See? Long and involved and time-consuming to explain and to do - but really pretty easy and fun once you get the hang of it.

  4. #3
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    WOW Katrin, thank you soooo much for writing out all of that! That was incredibly useful! Now I feel like I could actually buy a kit with confidence!

    I'm also thinking about block printing which has much lower-start-up costs, although obviously is less exact ... I'll let you know how it goes!!!

    del

  5. #4
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    Someone posted a link to an excellent photo tutorial on craftster. It's really nice to have visuals to help understand the process.

  6. #5
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    You can do silk screening with contact paper. Just cut away your design areas w/X-acto knife (leaving your background). Adhere to screen. Tilt screen a little; pour paint or ink into well, flatten screen onto fabric and draw paint across with squeegee. For details, photos, see Handpainting Fabric: Easy, Elegant Techniques by Michelle Newman and Margaret Allyson (me!).

  7. #6
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    another simple way i've seen it done was with a cardboard template and spraypaint. an old friend did them for a punk rock band and the image on the shirts held up remarkably well. and a very crafty punk rock method of doing it in the first place!

  8. #7
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    Schmatta - That contact paper technique sounds like it would work really well. The disadvantage would be having to cut out the design rather than draw it, but the advantage is it's a lot less messy than emulsion.

    Which side of the screen do you put the contact paper on, the top or the underside? Does it stay adhered as long as you need it to? Is it easy to remove when you're done?

  9. #8
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    Just realised I had this tutorial bookmarked:
    http://www.livejournal.com/community...l/3674467.html

    It's basically screenprinting using modge podge and an embroidery hoop rather than the whole emulsion thing. If you just want to see if you like the effect this might be a cheap way of testing it out.

    ps: I haven't actually used this method myself. So if any experienced people think its not a good way to go, speak up.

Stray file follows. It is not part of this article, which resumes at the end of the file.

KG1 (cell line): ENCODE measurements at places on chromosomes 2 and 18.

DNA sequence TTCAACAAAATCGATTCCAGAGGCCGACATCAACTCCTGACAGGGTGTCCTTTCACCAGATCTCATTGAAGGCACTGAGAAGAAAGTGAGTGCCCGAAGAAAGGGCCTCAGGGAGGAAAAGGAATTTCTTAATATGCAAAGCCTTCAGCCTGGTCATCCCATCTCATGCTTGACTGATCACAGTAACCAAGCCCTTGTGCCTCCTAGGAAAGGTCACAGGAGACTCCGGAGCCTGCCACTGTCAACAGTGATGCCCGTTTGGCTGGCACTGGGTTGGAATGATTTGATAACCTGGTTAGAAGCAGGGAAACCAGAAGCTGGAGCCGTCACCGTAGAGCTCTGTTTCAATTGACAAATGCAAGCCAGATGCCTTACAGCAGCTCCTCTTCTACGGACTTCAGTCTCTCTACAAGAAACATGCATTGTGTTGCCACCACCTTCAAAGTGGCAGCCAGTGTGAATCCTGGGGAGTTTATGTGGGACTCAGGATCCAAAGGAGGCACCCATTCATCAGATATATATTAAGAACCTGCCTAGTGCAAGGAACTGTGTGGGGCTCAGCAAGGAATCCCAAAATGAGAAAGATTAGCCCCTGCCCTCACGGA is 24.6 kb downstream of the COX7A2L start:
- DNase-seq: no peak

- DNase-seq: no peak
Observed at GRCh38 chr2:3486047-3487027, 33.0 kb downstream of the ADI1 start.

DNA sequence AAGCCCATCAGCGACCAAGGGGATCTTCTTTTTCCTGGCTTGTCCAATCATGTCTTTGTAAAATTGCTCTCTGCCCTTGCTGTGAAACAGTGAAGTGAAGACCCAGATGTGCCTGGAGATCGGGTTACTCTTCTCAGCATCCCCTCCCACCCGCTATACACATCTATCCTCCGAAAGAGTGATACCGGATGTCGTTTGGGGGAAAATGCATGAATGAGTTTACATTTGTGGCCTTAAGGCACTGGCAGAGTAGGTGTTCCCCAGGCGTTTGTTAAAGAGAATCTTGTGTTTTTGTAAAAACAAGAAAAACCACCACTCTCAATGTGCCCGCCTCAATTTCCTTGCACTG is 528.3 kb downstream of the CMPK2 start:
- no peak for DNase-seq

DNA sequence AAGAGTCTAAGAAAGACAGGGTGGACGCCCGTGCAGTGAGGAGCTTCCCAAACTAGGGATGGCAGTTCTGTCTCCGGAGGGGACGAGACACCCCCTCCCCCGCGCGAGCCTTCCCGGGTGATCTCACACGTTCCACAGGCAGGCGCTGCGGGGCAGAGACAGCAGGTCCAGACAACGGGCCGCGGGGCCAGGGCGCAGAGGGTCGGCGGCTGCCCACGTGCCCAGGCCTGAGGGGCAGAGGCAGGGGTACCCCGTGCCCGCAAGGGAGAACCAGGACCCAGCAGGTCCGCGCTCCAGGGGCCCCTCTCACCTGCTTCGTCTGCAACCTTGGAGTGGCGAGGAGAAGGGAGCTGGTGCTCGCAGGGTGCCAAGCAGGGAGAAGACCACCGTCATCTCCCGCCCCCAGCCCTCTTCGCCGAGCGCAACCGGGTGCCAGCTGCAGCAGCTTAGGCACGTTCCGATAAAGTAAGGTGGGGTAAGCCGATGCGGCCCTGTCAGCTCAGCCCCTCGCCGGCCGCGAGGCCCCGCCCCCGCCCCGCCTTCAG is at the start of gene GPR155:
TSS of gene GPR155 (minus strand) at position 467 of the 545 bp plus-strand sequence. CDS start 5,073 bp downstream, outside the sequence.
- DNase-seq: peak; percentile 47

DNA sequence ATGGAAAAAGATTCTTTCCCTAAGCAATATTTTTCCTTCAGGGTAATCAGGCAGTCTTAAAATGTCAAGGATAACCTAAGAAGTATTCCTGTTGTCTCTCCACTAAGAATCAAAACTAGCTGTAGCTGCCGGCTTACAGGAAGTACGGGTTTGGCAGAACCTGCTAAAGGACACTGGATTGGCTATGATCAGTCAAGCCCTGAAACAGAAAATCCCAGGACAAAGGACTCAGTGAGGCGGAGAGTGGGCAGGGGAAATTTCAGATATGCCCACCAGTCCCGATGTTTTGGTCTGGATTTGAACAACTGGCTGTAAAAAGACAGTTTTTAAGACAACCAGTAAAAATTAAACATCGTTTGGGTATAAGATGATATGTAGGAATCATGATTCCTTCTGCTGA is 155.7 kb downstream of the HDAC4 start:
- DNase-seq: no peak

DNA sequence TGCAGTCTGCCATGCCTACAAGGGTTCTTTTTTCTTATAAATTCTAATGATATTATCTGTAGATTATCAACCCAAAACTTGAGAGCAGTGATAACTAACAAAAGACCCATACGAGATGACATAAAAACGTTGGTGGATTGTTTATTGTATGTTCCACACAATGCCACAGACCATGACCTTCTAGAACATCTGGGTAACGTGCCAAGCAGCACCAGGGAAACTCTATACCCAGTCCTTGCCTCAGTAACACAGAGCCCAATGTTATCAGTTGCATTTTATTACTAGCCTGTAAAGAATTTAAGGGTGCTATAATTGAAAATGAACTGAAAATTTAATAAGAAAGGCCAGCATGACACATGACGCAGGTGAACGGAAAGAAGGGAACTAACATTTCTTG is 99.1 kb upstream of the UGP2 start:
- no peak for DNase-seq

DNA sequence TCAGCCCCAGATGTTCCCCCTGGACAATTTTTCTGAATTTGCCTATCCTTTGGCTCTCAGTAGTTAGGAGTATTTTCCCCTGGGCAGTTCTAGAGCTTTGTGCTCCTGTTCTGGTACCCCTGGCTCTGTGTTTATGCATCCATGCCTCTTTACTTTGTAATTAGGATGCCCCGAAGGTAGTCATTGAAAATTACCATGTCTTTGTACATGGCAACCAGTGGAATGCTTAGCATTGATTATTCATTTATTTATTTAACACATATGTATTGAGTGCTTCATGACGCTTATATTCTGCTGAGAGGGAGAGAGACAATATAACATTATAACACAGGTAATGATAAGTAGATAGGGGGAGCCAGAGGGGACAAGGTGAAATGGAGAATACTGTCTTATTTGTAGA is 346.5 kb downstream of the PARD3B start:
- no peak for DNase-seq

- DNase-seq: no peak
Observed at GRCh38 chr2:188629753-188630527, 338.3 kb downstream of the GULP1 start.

10. #9
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    Another technique

    I also work in screen printing and screen print at home with my own equipment.

    Another technique involves screen filler. http://www.dickblick.com/zz433/06/ - and oil crayon (China marker, glass pen, etc). This technique is a little cheaper.

    You draw with the oil crayon directly onto the of the screen. The idea is to draw with enough pressure that the oil crayon blocks the screen where you draw. Make sure you lay the screen on a smooth surface so you don't put any holes or tears in the screen.

    Then using a scoop coater - http://www.dickblick.com/zz433/05/ - coat front of the screen with the screen filler. You can also use a piece of cardboard floded at a 90 degree angle if you don't want to get a coater. I've used mat remenants in a pinch, which work best because they have a beveled edged.

    Allow the filler to dry completely. It doesn't take too long if you use a fan.

    Once dried you can then wash out the oil crayon with water. The screen filler won't wash out with just water at normal pressure. The crayon comes out easily but you might have to rub on the back side of the screen with crayoned areas a little bit to push out any stubborn areas.

    Now you have a drawing you can screen with!

    Screen filler comes off with Grease Lightning and a pressure washer makes it easy, but isn't necessary.

    At any rate, eHow.com has some really great step-by-step tutorials for various aspects of screen printing (photo stencils, coating the screen, exposing with sun light . . .)

    http://www.google.com/custom?domains...D%3A1%3B&hl=en

  11. #10
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    Also, another way to make the transparencies for photo stencils is to make photocopies of what you want to print. One copy for each color, if it's a multi-color print.

    Next, rub the paper with BABY OIL! This makes the white paper translucent and light WILL PASS THROUGH and harden the screen in those areas. The black areas, of course stay soft and wash out.

    My professor taught us that technique and I run into other professionals at schools or printers who have never heard of this and are just floored that it works. It does and its super cheap (screen printing can get costly if you let it).



    From left to right pieces 1 and three were done using the photo stencil creation process I've mentioned.